Congratulations to the candidates who won. The business community stands ready to work with the new Seattle City Council—just as we have partnered with elected leaders to support a regional approach to homelessness, to advocate for more transit, and to add resources for affordable housing.

It’s time to turn the corner to governing. There is a lot of work ahead on issues like homelessness, affordability, transportation, and public safety. These are long-term issues that require long-term partnership. How our local government chooses to partner – or create division – matters. That is why we engaged in these elections, and the Chamber and the business community are as committed as ever to our region’s civic future.

Related: Seattle’s upcoming election is inundated with tech money — and it’s not just Amazon

Orion and other candidates who won CASE’s endorsements sought to distance themselves from Amazon’s donation, which became a lightning rod in Seattle politics.

The day Amazon made its donation, Orion issued a statement saying, “the influx of PAC money in city politics this year is completely out of scale with the grassroots campaign myself and many others are trying to run, and is proving to be a distraction from the real issues.”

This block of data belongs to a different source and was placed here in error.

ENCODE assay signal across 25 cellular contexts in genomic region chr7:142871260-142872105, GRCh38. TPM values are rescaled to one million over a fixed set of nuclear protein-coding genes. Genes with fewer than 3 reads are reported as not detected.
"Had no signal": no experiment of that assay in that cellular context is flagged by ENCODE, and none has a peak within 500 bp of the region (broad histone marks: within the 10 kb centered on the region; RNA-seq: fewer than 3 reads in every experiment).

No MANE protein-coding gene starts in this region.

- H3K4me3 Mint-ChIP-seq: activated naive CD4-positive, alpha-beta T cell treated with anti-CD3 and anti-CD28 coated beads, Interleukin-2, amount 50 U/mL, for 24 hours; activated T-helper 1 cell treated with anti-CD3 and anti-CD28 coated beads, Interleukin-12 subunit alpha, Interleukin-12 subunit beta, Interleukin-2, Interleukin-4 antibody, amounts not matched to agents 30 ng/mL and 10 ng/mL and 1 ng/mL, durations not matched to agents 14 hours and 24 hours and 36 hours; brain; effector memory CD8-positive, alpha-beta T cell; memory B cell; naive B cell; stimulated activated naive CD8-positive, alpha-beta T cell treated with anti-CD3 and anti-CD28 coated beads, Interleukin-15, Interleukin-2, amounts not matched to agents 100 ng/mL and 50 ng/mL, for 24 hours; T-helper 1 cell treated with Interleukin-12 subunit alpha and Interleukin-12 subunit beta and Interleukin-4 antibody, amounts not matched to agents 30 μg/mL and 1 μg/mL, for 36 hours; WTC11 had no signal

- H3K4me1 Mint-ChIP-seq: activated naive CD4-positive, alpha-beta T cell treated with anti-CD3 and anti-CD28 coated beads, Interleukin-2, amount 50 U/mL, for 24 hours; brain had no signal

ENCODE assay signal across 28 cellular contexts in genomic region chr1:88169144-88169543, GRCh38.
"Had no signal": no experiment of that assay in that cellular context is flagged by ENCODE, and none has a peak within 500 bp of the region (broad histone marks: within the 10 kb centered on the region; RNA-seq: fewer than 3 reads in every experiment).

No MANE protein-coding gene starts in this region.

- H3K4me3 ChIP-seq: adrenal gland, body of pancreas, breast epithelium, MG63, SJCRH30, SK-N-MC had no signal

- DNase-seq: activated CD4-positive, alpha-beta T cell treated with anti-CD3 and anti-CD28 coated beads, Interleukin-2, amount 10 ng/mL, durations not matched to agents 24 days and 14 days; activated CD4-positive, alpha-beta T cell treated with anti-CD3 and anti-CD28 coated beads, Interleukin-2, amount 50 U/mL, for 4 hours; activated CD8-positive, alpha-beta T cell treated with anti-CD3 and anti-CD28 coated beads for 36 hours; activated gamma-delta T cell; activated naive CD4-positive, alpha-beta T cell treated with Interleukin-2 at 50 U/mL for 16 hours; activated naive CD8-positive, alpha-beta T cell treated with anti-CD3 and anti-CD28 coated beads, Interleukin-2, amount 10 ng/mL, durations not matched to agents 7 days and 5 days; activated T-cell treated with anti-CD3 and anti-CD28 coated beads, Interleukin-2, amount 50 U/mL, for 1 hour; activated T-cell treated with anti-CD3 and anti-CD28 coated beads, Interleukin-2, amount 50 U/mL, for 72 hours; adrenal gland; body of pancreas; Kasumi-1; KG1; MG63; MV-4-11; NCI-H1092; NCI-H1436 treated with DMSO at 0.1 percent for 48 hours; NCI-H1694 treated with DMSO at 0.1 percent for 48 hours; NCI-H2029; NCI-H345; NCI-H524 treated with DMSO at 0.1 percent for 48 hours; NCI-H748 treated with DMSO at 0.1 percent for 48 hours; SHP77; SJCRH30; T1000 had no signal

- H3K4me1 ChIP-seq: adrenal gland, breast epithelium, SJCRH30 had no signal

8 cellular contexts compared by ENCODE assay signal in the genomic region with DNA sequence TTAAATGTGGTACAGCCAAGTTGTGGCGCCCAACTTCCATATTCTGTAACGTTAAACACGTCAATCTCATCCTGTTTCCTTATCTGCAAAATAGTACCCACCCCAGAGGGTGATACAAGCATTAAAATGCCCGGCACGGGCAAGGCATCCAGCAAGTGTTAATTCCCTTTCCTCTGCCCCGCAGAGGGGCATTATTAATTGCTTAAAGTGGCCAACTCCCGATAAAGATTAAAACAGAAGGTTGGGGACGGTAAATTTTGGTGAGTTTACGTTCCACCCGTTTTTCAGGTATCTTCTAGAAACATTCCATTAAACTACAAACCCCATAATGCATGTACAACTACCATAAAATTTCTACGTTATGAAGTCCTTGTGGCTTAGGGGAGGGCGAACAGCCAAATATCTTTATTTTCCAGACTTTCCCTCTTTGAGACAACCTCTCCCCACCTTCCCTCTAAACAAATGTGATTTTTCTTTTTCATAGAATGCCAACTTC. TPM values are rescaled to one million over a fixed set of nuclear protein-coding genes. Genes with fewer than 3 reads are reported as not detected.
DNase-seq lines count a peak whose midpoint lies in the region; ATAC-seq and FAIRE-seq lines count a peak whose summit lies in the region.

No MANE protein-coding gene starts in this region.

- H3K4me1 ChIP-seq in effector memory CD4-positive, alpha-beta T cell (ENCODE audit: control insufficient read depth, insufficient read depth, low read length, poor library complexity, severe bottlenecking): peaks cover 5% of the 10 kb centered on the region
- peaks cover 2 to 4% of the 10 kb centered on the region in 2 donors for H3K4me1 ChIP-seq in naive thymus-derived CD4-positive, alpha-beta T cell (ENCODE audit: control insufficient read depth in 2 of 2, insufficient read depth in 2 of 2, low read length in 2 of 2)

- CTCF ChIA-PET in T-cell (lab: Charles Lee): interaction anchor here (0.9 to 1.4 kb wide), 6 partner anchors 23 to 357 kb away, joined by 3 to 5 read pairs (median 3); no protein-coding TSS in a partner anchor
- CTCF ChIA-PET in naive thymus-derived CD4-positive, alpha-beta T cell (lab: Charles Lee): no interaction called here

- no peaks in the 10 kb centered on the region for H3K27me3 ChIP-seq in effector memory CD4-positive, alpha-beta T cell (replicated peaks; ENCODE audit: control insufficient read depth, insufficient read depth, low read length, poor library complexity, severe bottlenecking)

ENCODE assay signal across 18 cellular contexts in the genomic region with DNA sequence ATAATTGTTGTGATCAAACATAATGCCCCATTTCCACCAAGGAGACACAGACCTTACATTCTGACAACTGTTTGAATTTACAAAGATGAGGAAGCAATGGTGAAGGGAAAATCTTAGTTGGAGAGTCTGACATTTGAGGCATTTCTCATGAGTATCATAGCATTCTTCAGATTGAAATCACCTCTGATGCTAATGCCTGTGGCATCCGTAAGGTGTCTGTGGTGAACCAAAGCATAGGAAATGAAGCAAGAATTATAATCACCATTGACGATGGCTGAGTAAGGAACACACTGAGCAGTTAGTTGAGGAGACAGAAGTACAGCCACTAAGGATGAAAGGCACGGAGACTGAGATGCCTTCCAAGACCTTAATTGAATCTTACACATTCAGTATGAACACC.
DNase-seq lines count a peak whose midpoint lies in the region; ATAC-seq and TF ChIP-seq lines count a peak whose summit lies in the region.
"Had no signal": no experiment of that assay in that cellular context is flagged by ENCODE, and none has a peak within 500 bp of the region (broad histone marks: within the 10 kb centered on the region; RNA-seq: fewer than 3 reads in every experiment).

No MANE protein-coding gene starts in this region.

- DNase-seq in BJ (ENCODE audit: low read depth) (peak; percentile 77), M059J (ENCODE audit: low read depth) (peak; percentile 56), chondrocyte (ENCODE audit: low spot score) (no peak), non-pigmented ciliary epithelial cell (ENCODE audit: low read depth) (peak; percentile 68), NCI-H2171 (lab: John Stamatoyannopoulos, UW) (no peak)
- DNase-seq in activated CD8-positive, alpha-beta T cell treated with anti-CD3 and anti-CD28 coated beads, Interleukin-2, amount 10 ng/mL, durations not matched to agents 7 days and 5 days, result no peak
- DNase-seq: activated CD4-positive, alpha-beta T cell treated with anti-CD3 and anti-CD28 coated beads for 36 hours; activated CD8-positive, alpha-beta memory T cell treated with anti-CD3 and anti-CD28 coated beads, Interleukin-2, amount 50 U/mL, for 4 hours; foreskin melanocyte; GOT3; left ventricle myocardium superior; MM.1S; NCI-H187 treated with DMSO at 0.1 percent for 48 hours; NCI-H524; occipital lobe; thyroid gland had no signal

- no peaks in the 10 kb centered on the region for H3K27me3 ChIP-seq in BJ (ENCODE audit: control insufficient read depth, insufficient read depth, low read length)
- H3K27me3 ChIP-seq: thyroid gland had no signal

Asked about the tech donations before the election, Pedersen echoed Orion.

“The big money from PACs is absolutely NOT needed or welcome because doorbelling, professional experience, and a focus on results are what really matters to voters, instead of excessive ads or negative attacks,” he said in a statement.

It was a record year for PAC spending across the board in Washington state. Business advocacy groups and trade associations spent $4.9 million in independent expenditures, according to Public Disclosure Commission records. Unions and labor advocacy groups contributed more than $4.7 million in independent expenditures.

Big Tech’s interest in the election attracted attention from some of the biggest names in national politics. Sen. Bernie Sanders endorsed several candidates running against CASE’s picks. He doubled down on those efforts on Election Day, tweeting his support for those candidates.

Amazon stepped up civic engagement in its hometown following a bitter and public dispute last year over the so-called “head tax.” The proposal would have taxed top-grossing companies in the city on a per-employee basis to fund affordable housing and homeless services. Sawant was a leading advocate for the tax.

The Seattle City Council passed the head tax to the consternation of the business community. Amazon paused construction on its last major office tower in Seattle and threatened not to move into the massive Rainier Square building, questioning the Council’s “hostile” attitude toward business. The City Council abruptly repealed the head tax a few weeks after passing it. Amazon ended up subleasing Rainier Square to other tenants anyway.

The dispute highlighted deep divisions in Seattle between the far-left and business community. The current Seattle City Council has passed some of the most progressive legislation in the nation, including a $15 minimum wage and protections for domestic workers. The new City Council likely to take over based on the latest results could push Seattle’s government even further to the left.